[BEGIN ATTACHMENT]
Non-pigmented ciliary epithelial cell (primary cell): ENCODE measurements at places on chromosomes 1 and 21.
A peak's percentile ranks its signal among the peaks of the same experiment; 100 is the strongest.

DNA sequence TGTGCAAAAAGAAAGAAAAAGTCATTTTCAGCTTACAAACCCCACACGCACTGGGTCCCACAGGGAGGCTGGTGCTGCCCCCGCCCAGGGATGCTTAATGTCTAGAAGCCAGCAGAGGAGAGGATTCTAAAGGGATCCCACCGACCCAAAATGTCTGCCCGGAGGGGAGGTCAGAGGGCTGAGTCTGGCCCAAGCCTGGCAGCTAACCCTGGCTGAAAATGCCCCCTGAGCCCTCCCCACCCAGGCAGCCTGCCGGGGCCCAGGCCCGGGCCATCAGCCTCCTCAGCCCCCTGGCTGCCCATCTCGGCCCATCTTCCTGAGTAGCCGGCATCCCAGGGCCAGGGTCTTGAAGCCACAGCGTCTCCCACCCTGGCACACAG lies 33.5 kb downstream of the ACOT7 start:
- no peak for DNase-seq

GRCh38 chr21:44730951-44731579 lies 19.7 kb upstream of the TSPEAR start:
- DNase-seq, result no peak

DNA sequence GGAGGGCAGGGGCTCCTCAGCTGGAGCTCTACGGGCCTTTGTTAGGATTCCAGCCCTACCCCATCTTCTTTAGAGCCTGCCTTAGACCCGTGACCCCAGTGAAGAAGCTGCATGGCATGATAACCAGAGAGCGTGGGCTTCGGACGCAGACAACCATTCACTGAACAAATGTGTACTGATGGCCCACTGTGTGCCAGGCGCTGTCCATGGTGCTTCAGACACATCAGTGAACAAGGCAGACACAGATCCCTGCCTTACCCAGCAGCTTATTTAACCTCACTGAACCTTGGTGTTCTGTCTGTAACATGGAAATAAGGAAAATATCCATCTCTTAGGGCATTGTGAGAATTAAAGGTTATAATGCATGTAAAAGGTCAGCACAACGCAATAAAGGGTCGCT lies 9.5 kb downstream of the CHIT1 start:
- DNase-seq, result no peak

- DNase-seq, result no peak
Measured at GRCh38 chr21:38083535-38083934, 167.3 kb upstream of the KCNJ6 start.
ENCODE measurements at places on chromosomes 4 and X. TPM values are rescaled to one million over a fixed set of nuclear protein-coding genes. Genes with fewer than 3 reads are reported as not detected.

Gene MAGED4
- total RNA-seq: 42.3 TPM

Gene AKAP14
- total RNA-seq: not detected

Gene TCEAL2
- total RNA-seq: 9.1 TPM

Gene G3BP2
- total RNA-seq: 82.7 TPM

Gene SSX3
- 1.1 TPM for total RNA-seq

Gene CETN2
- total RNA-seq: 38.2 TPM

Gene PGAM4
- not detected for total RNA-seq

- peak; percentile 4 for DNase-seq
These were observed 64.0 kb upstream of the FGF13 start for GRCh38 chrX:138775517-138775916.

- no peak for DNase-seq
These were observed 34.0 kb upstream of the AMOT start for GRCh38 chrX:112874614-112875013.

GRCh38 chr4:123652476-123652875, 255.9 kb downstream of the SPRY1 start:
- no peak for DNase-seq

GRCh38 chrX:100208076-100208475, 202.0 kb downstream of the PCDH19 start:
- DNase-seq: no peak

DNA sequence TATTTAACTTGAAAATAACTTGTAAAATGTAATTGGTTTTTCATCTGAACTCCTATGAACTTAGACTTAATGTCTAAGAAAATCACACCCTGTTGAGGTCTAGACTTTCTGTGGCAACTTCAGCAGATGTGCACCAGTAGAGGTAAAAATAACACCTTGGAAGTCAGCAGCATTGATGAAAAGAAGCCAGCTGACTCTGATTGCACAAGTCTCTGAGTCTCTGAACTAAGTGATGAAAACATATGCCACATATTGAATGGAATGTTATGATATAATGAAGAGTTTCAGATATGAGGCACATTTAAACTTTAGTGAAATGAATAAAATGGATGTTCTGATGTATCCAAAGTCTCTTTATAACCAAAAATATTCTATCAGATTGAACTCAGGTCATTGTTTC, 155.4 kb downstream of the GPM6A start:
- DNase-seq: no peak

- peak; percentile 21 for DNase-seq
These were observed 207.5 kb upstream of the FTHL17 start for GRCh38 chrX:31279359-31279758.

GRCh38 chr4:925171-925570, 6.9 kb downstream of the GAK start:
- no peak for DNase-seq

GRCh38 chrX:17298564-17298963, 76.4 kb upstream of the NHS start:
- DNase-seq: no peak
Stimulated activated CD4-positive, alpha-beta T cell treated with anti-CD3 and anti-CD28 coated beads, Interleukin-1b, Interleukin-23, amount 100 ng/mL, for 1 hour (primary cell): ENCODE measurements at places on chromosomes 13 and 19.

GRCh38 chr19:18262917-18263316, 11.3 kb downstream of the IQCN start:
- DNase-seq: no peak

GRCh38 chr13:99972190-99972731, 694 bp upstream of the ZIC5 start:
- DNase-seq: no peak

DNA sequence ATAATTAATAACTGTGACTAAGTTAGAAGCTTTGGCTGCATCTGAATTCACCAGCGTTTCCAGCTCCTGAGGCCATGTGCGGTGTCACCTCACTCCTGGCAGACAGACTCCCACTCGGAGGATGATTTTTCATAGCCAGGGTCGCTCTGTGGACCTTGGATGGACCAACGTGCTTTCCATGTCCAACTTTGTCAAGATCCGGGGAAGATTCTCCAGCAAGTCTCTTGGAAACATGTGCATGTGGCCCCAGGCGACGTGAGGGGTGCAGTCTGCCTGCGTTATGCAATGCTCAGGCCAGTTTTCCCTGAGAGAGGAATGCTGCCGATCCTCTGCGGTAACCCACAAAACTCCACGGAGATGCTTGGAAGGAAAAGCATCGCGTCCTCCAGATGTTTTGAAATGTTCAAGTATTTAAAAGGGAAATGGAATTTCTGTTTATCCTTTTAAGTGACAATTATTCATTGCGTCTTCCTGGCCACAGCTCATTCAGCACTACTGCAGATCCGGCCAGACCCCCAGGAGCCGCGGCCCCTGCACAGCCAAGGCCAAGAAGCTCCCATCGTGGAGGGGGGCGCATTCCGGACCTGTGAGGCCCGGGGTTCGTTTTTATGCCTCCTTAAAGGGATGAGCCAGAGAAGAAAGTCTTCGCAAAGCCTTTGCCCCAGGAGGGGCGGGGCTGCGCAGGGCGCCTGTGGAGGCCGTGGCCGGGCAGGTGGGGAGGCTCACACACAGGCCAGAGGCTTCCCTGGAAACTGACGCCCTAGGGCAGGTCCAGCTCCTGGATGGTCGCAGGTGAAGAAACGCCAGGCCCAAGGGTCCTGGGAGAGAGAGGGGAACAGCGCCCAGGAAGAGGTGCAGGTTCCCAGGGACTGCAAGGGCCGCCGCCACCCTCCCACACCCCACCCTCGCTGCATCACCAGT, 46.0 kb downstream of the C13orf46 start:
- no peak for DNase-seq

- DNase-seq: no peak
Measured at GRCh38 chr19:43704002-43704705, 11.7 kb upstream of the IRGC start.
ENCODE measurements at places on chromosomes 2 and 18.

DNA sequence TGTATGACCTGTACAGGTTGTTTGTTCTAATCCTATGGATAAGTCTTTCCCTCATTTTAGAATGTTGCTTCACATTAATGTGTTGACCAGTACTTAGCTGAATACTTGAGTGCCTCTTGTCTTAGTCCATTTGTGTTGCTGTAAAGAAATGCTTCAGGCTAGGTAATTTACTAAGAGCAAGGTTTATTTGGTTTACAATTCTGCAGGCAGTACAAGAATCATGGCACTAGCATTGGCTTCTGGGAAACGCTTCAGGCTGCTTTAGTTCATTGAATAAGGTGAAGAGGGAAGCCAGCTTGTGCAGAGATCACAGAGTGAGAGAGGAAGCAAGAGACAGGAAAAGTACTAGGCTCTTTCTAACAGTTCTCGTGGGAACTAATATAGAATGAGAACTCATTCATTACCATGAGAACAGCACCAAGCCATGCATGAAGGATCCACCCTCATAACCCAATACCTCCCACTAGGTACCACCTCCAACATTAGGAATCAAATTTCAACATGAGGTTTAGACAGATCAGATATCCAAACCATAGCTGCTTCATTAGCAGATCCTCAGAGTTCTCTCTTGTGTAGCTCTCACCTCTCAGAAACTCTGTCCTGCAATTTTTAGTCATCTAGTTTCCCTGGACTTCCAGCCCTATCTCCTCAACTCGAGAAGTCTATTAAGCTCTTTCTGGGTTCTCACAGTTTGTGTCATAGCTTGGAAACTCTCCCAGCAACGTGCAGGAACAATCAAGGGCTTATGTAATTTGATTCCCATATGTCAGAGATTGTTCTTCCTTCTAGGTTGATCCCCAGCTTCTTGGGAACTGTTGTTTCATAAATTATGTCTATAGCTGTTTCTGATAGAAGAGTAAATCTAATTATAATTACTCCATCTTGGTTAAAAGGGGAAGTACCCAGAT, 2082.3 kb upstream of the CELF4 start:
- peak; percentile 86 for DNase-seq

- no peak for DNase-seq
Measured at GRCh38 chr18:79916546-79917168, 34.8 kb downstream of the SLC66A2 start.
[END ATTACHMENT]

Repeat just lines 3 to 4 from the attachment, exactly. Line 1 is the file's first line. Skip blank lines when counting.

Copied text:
DNA sequence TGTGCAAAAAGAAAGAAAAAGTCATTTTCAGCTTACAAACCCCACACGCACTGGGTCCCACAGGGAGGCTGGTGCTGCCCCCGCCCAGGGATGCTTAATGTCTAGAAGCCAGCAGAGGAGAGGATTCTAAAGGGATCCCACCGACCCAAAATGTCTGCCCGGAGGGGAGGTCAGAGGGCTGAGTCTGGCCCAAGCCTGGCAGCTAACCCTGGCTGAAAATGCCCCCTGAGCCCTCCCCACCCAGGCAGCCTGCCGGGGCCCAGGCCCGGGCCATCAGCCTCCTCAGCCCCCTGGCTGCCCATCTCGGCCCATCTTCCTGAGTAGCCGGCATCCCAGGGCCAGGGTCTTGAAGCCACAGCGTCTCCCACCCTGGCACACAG lies 33.5 kb downstream of the ACOT7 start:
- no peak for DNase-seq